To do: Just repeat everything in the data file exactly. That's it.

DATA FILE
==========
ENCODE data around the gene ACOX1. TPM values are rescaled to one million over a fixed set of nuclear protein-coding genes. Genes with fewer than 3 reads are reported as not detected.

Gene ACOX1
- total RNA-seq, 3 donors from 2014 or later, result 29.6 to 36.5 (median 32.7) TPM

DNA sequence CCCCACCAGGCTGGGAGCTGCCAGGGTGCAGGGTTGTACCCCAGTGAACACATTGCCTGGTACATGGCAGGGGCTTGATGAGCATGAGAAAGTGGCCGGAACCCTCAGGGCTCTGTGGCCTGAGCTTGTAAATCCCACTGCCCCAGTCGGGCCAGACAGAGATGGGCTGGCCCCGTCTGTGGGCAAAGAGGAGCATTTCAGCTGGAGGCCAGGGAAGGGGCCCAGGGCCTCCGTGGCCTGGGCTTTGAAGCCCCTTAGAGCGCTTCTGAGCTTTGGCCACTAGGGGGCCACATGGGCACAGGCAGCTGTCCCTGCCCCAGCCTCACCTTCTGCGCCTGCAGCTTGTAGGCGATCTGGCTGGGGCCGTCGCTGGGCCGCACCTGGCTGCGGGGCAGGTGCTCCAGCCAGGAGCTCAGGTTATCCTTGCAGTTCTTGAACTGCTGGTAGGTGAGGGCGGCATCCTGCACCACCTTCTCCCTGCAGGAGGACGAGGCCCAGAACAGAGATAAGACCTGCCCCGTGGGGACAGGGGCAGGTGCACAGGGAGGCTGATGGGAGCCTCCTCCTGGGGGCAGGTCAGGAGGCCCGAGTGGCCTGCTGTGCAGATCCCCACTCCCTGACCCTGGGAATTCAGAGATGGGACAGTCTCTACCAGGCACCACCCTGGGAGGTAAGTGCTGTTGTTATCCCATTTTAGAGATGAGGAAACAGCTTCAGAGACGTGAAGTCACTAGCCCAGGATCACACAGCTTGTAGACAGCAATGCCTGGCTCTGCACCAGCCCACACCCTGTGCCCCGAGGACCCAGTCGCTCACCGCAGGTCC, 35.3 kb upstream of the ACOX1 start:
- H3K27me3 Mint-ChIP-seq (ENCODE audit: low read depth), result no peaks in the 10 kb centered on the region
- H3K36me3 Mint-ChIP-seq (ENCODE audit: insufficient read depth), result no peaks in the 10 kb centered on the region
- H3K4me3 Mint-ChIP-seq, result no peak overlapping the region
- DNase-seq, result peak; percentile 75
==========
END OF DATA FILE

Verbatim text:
ENCODE data around the gene ACOX1. TPM values are rescaled to one million over a fixed set of nuclear protein-coding genes. Genes with fewer than 3 reads are reported as not detected.

Gene ACOX1
- total RNA-seq, 3 donors from 2014 or later, result 29.6 to 36.5 (median 32.7) TPM

DNA sequence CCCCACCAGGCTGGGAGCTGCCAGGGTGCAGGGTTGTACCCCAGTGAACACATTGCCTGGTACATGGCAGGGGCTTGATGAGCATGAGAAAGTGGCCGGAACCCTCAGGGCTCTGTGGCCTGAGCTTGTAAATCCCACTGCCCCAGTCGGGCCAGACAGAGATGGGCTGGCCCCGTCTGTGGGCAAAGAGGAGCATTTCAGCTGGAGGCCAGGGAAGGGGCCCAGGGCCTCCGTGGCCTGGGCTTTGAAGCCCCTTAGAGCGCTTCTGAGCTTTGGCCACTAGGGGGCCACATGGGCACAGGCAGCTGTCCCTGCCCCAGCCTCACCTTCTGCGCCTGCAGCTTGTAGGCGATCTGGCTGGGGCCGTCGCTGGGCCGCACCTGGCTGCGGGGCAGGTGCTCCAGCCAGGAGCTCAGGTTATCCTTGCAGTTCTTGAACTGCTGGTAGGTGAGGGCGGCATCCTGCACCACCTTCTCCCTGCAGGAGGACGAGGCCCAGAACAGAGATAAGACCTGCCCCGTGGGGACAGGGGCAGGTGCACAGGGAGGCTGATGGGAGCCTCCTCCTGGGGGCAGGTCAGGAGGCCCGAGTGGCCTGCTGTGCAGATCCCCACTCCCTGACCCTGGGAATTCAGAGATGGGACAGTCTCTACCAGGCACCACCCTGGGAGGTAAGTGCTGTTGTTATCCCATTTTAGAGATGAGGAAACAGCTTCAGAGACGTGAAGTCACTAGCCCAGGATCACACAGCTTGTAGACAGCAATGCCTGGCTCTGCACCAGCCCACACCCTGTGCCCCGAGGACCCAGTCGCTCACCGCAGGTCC, 35.3 kb upstream of the ACOX1 start:
- H3K27me3 Mint-ChIP-seq (ENCODE audit: low read depth), result no peaks in the 10 kb centered on the region
- H3K36me3 Mint-ChIP-seq (ENCODE audit: insufficient read depth), result no peaks in the 10 kb centered on the region
- H3K4me3 Mint-ChIP-seq, result no peak overlapping the region
- DNase-seq, result peak; percentile 75